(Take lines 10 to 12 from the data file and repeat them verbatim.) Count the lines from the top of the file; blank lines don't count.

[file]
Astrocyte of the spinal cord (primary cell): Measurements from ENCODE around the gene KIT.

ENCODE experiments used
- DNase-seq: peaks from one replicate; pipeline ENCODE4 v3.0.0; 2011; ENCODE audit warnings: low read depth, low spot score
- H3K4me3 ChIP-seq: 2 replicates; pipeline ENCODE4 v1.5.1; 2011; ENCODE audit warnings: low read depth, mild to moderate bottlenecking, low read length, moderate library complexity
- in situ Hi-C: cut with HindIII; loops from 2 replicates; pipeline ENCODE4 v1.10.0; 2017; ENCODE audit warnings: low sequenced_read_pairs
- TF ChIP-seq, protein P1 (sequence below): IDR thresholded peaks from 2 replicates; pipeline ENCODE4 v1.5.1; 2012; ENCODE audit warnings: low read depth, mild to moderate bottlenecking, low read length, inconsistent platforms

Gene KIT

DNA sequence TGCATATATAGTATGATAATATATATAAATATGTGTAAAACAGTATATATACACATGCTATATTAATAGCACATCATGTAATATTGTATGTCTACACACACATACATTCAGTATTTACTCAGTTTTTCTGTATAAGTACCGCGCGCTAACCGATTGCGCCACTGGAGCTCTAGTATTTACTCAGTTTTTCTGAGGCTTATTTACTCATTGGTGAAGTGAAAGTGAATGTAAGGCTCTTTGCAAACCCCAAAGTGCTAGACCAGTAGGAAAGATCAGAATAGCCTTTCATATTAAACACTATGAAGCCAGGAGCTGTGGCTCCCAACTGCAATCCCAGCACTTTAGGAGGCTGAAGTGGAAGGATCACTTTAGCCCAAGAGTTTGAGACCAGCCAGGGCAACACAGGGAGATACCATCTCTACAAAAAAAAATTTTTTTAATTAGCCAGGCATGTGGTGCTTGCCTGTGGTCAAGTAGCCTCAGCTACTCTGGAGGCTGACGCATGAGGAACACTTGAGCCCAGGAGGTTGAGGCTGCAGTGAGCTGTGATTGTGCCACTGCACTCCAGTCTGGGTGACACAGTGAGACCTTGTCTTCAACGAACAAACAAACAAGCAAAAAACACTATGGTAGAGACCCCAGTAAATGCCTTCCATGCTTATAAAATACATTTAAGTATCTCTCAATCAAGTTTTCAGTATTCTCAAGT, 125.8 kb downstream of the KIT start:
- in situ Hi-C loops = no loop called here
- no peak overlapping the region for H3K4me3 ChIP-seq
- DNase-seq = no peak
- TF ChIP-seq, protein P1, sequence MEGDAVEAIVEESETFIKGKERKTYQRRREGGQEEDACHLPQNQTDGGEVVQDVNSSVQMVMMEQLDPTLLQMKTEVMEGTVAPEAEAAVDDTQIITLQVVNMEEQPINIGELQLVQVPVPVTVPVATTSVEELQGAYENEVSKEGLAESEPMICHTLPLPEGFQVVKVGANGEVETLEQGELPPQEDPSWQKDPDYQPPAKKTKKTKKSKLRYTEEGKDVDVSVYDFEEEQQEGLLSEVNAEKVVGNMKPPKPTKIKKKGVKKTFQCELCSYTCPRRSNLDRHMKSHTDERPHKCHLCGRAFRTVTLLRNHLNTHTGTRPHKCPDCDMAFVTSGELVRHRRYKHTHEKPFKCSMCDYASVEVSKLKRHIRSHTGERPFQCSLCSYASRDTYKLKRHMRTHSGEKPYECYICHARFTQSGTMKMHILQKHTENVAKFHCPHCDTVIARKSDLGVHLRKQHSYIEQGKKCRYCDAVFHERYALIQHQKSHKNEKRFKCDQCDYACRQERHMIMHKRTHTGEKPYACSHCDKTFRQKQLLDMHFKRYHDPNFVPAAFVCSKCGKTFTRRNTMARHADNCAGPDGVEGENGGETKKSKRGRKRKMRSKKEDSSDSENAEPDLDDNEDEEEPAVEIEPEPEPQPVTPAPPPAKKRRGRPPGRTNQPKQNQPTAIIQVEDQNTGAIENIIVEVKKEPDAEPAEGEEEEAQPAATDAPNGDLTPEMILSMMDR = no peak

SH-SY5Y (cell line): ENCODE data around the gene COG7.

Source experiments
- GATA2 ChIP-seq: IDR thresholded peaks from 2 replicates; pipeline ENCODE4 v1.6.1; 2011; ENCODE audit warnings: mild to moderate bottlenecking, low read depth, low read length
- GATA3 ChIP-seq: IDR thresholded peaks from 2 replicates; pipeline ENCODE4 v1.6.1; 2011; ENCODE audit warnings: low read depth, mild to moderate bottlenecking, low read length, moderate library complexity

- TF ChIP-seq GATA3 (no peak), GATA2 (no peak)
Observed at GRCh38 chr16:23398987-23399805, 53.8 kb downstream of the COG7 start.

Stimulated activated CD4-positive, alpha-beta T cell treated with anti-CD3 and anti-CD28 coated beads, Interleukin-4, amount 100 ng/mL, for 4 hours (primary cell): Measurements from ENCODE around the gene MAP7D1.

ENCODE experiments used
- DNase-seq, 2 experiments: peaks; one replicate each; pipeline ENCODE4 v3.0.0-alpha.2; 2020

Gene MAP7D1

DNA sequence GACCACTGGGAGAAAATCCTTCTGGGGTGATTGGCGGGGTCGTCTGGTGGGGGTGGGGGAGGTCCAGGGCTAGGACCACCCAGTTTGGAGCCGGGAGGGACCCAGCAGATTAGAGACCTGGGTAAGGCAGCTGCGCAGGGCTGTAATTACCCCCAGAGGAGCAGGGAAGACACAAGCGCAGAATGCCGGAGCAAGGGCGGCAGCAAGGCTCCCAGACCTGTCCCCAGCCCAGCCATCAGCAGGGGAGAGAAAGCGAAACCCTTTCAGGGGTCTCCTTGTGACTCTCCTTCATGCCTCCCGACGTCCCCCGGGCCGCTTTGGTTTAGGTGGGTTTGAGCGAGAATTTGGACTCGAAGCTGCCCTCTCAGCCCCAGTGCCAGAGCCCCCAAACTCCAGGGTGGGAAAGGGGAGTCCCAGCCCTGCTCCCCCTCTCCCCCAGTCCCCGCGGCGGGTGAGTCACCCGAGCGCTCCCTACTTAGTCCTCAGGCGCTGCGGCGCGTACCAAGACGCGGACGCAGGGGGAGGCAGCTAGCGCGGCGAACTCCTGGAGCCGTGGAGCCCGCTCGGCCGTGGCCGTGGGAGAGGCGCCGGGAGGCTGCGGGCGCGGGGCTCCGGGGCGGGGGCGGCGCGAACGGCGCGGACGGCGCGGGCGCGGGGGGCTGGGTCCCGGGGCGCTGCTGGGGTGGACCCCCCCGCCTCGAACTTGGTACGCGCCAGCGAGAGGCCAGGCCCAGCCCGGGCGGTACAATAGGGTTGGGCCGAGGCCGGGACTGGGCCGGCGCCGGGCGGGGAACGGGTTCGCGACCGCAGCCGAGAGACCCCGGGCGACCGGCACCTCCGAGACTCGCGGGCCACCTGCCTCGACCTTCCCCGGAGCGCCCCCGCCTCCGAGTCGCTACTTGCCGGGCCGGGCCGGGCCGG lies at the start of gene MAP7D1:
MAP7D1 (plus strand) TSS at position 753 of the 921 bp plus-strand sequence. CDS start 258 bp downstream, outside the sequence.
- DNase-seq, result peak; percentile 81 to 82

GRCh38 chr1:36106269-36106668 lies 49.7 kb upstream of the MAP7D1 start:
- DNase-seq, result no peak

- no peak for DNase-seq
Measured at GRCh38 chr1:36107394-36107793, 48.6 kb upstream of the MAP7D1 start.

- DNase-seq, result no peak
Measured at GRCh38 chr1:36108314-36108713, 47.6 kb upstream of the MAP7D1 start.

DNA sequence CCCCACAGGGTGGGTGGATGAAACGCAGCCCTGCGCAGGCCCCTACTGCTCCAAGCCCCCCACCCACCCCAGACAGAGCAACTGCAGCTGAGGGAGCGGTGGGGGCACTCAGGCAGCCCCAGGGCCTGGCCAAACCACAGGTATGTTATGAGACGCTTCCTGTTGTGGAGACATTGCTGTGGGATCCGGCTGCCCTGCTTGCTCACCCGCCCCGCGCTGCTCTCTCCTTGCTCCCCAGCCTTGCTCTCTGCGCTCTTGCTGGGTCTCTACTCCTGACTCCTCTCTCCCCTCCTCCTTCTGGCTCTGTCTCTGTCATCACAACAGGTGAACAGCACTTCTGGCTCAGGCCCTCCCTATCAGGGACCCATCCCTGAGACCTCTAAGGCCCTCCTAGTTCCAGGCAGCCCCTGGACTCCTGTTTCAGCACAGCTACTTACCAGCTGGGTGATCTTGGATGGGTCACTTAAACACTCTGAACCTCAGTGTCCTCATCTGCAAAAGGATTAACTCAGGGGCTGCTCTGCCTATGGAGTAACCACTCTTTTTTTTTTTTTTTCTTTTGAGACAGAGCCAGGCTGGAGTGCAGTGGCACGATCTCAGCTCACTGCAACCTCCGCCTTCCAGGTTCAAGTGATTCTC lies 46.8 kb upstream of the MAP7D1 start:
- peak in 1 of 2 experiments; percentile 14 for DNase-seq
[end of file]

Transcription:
- no peak overlapping the region for H3K4me3 ChIP-seq
- DNase-seq = no peak
- TF ChIP-seq, protein P1, sequence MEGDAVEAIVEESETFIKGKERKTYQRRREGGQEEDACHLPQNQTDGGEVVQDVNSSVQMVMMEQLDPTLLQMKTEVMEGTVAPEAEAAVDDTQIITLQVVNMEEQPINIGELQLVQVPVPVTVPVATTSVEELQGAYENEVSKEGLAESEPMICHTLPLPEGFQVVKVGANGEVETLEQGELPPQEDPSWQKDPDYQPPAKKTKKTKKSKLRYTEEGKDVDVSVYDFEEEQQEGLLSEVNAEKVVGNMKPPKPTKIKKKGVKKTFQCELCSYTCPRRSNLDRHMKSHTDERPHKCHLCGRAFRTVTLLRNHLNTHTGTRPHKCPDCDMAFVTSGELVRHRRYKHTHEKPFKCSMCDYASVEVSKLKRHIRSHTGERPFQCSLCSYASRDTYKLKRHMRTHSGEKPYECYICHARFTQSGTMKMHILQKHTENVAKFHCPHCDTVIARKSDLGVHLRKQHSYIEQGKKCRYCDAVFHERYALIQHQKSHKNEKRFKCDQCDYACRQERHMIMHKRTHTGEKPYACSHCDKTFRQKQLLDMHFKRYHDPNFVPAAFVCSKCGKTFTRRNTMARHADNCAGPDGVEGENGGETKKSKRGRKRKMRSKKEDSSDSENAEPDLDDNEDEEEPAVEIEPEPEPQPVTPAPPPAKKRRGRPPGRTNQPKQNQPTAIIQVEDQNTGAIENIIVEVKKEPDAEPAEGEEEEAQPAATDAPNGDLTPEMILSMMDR = no peak